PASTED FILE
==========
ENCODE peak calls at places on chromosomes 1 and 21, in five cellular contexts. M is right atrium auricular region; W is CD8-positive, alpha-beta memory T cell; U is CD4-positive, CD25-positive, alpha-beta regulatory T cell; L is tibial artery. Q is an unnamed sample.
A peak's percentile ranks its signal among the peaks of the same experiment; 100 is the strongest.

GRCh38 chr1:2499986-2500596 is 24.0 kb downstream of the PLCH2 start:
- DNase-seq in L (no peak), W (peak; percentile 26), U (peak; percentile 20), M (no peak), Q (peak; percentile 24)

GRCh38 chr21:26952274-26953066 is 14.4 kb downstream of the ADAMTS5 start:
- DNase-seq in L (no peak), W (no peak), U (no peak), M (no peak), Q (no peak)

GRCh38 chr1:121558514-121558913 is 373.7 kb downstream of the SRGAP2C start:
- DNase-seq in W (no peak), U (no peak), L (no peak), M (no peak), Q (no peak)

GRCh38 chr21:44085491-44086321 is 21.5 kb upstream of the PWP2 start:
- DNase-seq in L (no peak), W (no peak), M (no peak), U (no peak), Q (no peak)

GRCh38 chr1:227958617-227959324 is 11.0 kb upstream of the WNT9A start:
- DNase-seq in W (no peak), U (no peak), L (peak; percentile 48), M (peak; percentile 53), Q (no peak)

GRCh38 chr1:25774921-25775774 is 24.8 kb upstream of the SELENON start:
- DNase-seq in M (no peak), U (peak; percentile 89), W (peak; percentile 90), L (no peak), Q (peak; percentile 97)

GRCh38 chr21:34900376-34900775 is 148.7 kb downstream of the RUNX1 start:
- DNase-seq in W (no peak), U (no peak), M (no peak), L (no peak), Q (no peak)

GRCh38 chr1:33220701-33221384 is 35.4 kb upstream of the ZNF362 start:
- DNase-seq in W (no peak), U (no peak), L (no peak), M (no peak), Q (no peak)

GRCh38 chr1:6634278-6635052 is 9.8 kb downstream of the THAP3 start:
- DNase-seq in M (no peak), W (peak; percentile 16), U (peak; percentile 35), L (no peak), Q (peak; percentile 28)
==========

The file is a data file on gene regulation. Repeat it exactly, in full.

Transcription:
ENCODE peak calls at places on chromosomes 1 and 21, in five cellular contexts. M is right atrium auricular region; W is CD8-positive, alpha-beta memory T cell; U is CD4-positive, CD25-positive, alpha-beta regulatory T cell; L is tibial artery. Q is an unnamed sample.
A peak's percentile ranks its signal among the peaks of the same experiment; 100 is the strongest.

GRCh38 chr1:2499986-2500596 is 24.0 kb downstream of the PLCH2 start:
- DNase-seq in L (no peak), W (peak; percentile 26), U (peak; percentile 20), M (no peak), Q (peak; percentile 24)

GRCh38 chr21:26952274-26953066 is 14.4 kb downstream of the ADAMTS5 start:
- DNase-seq in L (no peak), W (no peak), U (no peak), M (no peak), Q (no peak)

GRCh38 chr1:121558514-121558913 is 373.7 kb downstream of the SRGAP2C start:
- DNase-seq in W (no peak), U (no peak), L (no peak), M (no peak), Q (no peak)

GRCh38 chr21:44085491-44086321 is 21.5 kb upstream of the PWP2 start:
- DNase-seq in L (no peak), W (no peak), M (no peak), U (no peak), Q (no peak)

GRCh38 chr1:227958617-227959324 is 11.0 kb upstream of the WNT9A start:
- DNase-seq in W (no peak), U (no peak), L (peak; percentile 48), M (peak; percentile 53), Q (no peak)

GRCh38 chr1:25774921-25775774 is 24.8 kb upstream of the SELENON start:
- DNase-seq in M (no peak), U (peak; percentile 89), W (peak; percentile 90), L (no peak), Q (peak; percentile 97)

GRCh38 chr21:34900376-34900775 is 148.7 kb downstream of the RUNX1 start:
- DNase-seq in W (no peak), U (no peak), M (no peak), L (no peak), Q (no peak)

GRCh38 chr1:33220701-33221384 is 35.4 kb upstream of the ZNF362 start:
- DNase-seq in W (no peak), U (no peak), L (no peak), M (no peak), Q (no peak)

GRCh38 chr1:6634278-6635052 is 9.8 kb downstream of the THAP3 start:
- DNase-seq in M (no peak), W (peak; percentile 16), U (peak; percentile 35), L (no peak), Q (peak; percentile 28)